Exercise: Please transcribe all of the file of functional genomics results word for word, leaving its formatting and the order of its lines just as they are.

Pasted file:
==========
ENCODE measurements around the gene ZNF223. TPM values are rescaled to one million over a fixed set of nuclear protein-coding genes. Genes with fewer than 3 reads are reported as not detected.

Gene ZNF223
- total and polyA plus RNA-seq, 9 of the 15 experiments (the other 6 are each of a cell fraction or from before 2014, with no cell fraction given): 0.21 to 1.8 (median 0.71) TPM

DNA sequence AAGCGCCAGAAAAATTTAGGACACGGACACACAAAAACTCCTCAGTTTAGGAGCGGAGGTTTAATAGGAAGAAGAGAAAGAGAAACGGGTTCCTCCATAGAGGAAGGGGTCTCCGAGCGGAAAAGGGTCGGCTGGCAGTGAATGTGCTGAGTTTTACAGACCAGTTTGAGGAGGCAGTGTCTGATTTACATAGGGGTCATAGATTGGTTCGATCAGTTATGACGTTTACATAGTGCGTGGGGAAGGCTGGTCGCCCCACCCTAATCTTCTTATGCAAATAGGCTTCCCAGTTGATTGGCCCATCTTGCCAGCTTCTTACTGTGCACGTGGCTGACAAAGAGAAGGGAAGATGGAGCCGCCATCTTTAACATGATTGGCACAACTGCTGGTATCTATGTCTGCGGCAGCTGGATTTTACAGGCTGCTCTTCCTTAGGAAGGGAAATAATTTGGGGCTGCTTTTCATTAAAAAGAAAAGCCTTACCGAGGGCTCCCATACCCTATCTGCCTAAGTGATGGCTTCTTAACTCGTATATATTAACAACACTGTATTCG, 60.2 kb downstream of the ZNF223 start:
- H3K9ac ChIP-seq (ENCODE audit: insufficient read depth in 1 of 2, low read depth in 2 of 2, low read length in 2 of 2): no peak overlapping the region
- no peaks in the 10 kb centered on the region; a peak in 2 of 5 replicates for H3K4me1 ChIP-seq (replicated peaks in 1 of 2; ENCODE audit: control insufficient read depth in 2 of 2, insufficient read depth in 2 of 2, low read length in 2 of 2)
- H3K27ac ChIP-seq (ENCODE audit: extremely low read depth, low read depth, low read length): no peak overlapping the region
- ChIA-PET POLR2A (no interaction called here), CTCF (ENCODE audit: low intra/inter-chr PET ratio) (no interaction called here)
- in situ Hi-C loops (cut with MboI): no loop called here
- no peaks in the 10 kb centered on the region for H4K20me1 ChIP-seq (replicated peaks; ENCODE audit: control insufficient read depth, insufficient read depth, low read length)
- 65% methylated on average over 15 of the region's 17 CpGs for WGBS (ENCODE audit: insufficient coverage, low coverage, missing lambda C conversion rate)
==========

ENCODE measurements around the gene ZNF223. TPM values are rescaled to one million over a fixed set of nuclear protein-coding genes. Genes with fewer than 3 reads are reported as not detected.

Gene ZNF223
- total and polyA plus RNA-seq, 9 of the 15 experiments (the other 6 are each of a cell fraction or from before 2014, with no cell fraction given): 0.21 to 1.8 (median 0.71) TPM

DNA sequence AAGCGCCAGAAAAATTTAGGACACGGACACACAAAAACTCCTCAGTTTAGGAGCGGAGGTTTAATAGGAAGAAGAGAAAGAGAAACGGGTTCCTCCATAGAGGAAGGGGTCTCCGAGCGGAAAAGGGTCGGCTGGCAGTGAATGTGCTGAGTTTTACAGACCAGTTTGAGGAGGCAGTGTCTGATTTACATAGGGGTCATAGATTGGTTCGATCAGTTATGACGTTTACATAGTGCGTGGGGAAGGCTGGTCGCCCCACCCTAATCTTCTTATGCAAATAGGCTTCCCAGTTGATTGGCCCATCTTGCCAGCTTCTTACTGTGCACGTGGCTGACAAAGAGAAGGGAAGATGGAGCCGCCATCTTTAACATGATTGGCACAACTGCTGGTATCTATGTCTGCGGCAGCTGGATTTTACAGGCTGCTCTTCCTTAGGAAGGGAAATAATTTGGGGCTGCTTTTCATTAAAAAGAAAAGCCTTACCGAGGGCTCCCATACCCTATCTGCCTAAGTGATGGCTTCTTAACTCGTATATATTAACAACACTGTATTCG, 60.2 kb downstream of the ZNF223 start:
- H3K9ac ChIP-seq (ENCODE audit: insufficient read depth in 1 of 2, low read depth in 2 of 2, low read length in 2 of 2): no peak overlapping the region
- no peaks in the 10 kb centered on the region; a peak in 2 of 5 replicates for H3K4me1 ChIP-seq (replicated peaks in 1 of 2; ENCODE audit: control insufficient read depth in 2 of 2, insufficient read depth in 2 of 2, low read length in 2 of 2)
- H3K27ac ChIP-seq (ENCODE audit: extremely low read depth, low read depth, low read length): no peak overlapping the region
- ChIA-PET POLR2A (no interaction called here), CTCF (ENCODE audit: low intra/inter-chr PET ratio) (no interaction called here)
- in situ Hi-C loops (cut with MboI): no loop called here
- no peaks in the 10 kb centered on the region for H4K20me1 ChIP-seq (replicated peaks; ENCODE audit: control insufficient read depth, insufficient read depth, low read length)
- 65% methylated on average over 15 of the region's 17 CpGs for WGBS (ENCODE audit: insufficient coverage, low coverage, missing lambda C conversion rate)